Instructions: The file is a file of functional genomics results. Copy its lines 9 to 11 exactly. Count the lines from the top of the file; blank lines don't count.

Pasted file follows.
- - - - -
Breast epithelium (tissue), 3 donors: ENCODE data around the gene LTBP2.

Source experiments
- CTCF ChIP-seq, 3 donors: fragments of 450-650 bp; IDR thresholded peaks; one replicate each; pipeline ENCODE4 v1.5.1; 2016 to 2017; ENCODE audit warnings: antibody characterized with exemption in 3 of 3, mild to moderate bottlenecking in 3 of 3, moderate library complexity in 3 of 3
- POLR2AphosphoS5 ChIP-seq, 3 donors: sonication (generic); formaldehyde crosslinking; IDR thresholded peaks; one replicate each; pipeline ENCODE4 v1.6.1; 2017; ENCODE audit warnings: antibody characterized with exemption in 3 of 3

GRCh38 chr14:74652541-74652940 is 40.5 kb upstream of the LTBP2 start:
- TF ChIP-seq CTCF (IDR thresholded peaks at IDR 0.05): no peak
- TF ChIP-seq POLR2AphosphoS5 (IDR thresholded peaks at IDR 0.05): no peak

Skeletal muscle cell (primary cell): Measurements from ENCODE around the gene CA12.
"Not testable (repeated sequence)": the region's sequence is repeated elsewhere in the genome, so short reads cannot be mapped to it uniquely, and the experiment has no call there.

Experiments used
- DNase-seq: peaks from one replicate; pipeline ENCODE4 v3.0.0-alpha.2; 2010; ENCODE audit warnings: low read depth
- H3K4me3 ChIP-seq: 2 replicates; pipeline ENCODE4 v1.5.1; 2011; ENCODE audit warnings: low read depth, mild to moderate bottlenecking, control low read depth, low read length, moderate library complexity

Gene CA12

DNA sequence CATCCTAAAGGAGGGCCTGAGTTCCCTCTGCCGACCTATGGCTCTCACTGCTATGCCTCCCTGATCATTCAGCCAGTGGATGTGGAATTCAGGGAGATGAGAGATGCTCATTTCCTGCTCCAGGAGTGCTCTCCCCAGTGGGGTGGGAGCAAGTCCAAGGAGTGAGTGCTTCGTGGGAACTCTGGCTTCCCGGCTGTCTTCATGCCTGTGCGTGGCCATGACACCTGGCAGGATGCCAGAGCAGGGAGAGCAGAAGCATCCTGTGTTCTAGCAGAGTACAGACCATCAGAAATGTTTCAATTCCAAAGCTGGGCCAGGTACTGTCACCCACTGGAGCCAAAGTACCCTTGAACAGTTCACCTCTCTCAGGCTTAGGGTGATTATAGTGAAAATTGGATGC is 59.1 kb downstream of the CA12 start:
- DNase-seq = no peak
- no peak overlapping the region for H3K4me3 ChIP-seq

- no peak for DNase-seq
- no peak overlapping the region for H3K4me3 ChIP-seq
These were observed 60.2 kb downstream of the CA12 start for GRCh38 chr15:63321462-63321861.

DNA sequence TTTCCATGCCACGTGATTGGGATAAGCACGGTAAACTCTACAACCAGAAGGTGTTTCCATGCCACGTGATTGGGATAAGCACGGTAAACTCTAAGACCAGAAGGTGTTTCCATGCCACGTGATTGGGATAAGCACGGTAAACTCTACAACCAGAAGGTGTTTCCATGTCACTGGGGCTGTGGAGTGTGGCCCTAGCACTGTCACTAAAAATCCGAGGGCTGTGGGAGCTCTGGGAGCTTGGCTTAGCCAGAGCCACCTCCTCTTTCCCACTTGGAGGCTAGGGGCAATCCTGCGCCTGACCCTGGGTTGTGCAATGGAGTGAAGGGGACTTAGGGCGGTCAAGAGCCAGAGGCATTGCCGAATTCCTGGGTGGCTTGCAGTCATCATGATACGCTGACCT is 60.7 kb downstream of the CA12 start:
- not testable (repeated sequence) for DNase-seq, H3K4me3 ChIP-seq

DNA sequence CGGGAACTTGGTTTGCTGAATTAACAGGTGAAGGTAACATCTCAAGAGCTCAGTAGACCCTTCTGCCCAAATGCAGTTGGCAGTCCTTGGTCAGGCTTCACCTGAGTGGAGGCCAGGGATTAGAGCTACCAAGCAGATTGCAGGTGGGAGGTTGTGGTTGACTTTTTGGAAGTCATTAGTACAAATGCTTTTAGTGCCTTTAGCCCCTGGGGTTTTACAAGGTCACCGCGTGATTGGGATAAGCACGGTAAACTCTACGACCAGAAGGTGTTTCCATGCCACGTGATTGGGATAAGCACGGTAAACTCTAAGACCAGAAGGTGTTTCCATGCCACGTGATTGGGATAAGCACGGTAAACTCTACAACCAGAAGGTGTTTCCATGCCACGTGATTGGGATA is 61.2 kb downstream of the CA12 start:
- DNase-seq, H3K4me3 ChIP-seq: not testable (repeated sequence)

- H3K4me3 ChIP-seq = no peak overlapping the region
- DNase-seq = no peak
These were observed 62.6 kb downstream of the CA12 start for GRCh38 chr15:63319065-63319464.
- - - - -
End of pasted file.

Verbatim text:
"Not testable (repeated sequence)": the region's sequence is repeated elsewhere in the genome, so short reads cannot be mapped to it uniquely, and the experiment has no call there.

Experiments used
- DNase-seq: peaks from one replicate; pipeline ENCODE4 v3.0.0-alpha.2; 2010; ENCODE audit warnings: low read depth